At the little farm where Joe and I volunteer on Saturday mornings, the lower field has so many rows of greens - mustards, collards, radishes, and a little bit of kale - that there is no way for us to fully harvest the crop.
The guys who manage the farm, who pay attention to the farming lore of local old-timers, plant the field each fall from end-to-end knowing full well that many perfectly good greens will go uneaten, just like in years past. For them, even though they enjoy eating greens, the main point of that crop is not so much Food as it is Pest Control.
They call those greens their "fumigant crop", and it is planted to keep the root-knot nematodes at bay. In spring, when they are ready to plant the warm-weather crops, they just turn under all the remaining greens to let them finish their good work of pest-control. Not too surprisingly, research supports the practice of the old-timers.
The book Managing Cover Crops Profitably, published by SARE (3rd edition, 2010), which can be downloaded for FREE, cites research that demonstrates the "nematicidal effects" of Brassica-family plants like mustard greens and radishes.
When I was talking with a county resident last week about his garden, he mentioned that he'd been having trouble with root-knot nematodes in his 1.5 acre garden over the past couple of years. I told him about my friends and their field of greens, and he went silent for a minute. Then he said that he hadn't planted greens as a winter crop for the past few years because his freezer was full, but he had in each of the previous 20 or so years of gardening in that spot.
I am pretty sure that, regardless of the state of his freezer, next September my new gardening friend will be planting a whole lot of greens.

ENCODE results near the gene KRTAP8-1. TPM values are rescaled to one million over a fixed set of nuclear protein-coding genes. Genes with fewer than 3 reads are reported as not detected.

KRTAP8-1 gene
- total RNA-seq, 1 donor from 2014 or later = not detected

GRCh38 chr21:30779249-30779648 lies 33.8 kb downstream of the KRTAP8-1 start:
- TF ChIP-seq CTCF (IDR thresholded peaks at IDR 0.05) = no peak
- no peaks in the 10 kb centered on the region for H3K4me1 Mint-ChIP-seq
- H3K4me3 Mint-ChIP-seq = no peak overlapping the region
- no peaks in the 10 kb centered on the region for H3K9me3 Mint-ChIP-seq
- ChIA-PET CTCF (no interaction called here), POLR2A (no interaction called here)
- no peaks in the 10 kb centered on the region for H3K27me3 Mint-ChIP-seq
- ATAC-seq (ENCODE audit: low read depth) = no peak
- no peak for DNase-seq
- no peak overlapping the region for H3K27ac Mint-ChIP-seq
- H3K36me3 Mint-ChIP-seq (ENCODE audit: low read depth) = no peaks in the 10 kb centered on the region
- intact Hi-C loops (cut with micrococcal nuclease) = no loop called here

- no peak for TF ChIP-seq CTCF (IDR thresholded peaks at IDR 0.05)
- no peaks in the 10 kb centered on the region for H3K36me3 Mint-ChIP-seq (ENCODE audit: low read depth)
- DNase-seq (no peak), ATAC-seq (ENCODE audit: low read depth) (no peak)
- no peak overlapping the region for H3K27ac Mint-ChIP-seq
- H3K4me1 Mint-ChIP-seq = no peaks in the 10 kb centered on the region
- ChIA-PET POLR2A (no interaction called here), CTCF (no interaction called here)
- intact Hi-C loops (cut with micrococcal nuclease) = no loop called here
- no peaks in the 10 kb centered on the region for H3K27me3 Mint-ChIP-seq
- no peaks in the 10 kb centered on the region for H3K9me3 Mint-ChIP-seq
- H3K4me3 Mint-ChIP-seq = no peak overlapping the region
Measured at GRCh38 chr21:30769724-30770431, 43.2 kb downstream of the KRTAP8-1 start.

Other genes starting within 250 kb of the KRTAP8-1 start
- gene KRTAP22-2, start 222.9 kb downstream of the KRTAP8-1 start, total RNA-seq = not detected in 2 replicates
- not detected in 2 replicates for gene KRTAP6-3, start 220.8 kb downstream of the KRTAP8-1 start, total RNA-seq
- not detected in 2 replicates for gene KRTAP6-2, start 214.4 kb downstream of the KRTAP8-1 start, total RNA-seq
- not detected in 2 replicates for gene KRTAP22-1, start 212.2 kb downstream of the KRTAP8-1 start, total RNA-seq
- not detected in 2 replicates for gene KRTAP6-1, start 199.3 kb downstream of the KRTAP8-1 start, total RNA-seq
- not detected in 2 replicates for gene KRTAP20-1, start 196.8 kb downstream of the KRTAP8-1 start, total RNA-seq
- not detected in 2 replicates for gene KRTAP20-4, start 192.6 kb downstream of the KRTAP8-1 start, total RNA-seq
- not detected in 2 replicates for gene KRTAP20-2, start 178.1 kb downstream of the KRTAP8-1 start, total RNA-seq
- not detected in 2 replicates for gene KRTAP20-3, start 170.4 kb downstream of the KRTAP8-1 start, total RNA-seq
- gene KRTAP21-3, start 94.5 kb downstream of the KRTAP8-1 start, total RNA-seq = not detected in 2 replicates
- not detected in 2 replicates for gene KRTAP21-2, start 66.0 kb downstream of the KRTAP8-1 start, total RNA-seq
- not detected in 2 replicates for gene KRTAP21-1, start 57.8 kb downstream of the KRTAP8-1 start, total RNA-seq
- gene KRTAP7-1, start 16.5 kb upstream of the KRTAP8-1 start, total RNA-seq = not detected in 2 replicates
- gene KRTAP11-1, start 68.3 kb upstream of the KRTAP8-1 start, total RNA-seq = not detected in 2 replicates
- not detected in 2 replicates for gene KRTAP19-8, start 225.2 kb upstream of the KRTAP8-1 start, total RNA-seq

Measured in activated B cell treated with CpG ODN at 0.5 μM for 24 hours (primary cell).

Wednesday, November 18, 2015
Wednesday, November 4, 2015
|Ichi Ki Ke Jiro, fruiting abundantly.|
|Where there are no pumpkins...|
The orange fruits of the Asian persimmon are some of the loveliest. They will show up even brighter when the leaves have fallen, but they already are very visible against the dark green foliage.
When we were trying to decide "what to do about decorating a pumpkin" this year, we ended up decorating a few of our persimmons instead, because we have lots, and they are orange.
The original plan was to just paint scary faces on a couple, then set them out by the door to stand-in for jack-o-lanterns. Joe carved one, though, and he found that the fruits already are delicious.
On Halloween, a few of our neighbors even realized that our "jacks" were persimmons!
We have not yet had a frost in our yard, but one of my friends just a little further north, in Canton, GA, has woken up to a frosty yard twice so far this fall. The distance between our homes is not huge, but there is a lot of cooling woodland in between; my town is more nearly continuous with the enormous heat-sink that is Atlanta.
|One of many bees, happy that the salvia still blooms.|
The local bees are happy with our current frost-free state, because flowers are still everywhere. When the first frost hits, the bees will have a bit more trouble finding pollen and nectar, because the masses of salvia and zinnia currently blooming in our yard will be gone.
Luckily for the bees, we have plenty of other plants in the yard that will bloom most of the winter, including chickweed, violets, and dandelion. Our weedy lawn supports a lot of pollinators!
Meanwhile, we have gotten so much rain that the ground is mushy. I am glad that I set my new strawberry plants in garden beds that are mounded up a bit above ground level, because those shallow-rooted plants do not do well in soggy conditions. So far, they all look good.
From the rest of the garden, we are bringing in lettuces, kale, a whole rainbow of radishes, bok choy, cilantro, parsley, and beets, and we still have one pepper plant (a "chocolate bell") providing fresh peppers. The spinach is a bit small for bringing in, as are the cabbages, broccoli, and carrots.
I hope that all is well in other gardens!